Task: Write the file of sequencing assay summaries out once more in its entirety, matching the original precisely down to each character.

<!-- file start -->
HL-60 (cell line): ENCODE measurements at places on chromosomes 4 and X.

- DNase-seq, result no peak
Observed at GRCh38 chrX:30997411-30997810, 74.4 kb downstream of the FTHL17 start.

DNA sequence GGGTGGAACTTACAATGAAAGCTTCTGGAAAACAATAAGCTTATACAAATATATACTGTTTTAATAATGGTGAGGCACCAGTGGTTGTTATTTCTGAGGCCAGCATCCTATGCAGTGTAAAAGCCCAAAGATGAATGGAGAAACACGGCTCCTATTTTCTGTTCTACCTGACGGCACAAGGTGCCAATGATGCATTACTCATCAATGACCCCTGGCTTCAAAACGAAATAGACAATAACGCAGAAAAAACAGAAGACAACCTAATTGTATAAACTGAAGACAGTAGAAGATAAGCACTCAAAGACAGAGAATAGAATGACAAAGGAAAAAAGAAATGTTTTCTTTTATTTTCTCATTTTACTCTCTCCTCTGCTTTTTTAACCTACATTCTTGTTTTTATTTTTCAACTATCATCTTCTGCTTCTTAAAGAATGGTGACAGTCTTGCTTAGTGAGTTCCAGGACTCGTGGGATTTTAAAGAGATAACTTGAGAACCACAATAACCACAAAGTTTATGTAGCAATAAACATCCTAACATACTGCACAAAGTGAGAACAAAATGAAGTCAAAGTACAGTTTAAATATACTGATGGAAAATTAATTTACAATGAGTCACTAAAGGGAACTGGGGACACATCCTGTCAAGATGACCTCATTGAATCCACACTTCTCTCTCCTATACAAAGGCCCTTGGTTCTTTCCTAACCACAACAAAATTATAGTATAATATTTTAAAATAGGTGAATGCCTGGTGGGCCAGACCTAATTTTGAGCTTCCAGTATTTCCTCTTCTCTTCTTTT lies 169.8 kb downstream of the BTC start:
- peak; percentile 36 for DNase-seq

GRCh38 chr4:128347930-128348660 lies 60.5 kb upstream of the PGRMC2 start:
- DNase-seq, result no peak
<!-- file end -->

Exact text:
HL-60 (cell line): ENCODE measurements at places on chromosomes 4 and X.

- DNase-seq, result no peak
Observed at GRCh38 chrX:30997411-30997810, 74.4 kb downstream of the FTHL17 start.

DNA sequence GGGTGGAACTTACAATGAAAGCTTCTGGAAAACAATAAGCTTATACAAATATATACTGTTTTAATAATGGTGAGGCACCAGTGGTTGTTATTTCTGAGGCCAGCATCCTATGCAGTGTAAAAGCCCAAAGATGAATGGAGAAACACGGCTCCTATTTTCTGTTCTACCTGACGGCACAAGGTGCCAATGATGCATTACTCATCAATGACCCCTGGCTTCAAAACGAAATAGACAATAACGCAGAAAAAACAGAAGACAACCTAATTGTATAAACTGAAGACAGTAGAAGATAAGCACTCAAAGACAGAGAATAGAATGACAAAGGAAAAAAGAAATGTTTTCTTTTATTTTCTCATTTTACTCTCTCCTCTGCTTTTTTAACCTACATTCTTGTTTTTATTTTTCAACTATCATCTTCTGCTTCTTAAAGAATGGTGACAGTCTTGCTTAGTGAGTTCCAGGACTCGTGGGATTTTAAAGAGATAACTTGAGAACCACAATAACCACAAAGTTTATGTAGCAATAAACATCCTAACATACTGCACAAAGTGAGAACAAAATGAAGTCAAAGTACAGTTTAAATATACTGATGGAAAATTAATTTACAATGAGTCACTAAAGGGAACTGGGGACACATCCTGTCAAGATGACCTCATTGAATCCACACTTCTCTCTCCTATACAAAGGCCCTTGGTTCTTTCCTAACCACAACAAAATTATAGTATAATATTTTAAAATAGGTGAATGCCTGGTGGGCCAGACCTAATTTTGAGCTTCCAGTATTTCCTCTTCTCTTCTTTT lies 169.8 kb downstream of the BTC start:
- peak; percentile 36 for DNase-seq

GRCh38 chr4:128347930-128348660 lies 60.5 kb upstream of the PGRMC2 start:
- DNase-seq, result no peak